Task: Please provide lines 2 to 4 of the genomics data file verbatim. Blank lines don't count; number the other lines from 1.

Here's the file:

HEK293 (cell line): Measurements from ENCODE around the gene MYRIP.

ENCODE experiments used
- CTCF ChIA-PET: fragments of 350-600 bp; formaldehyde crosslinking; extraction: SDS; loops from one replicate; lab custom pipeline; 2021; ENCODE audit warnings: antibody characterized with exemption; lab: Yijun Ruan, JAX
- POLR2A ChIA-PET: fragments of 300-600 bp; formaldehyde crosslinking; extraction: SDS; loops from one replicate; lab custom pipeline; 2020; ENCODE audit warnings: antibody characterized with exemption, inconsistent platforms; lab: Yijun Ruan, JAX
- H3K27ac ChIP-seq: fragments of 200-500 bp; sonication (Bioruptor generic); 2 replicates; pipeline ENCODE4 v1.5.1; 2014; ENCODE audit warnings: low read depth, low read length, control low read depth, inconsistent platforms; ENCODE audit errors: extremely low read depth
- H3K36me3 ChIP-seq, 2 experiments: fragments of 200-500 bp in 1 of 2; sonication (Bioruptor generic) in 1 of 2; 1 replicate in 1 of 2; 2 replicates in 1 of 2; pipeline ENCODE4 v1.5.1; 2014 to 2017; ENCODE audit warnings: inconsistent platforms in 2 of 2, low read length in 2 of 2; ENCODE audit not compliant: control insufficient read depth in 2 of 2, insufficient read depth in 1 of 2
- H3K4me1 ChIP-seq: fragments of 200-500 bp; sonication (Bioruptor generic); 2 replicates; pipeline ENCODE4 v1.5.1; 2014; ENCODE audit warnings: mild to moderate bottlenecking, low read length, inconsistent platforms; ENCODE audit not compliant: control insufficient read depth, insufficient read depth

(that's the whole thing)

ENCODE experiments used
- CTCF ChIA-PET: fragments of 350-600 bp; formaldehyde crosslinking; extraction: SDS; loops from one replicate; lab custom pipeline; 2021; ENCODE audit warnings: antibody characterized with exemption; lab: Yijun Ruan, JAX
- POLR2A ChIA-PET: fragments of 300-600 bp; formaldehyde crosslinking; extraction: SDS; loops from one replicate; lab custom pipeline; 2020; ENCODE audit warnings: antibody characterized with exemption, inconsistent platforms; lab: Yijun Ruan, JAX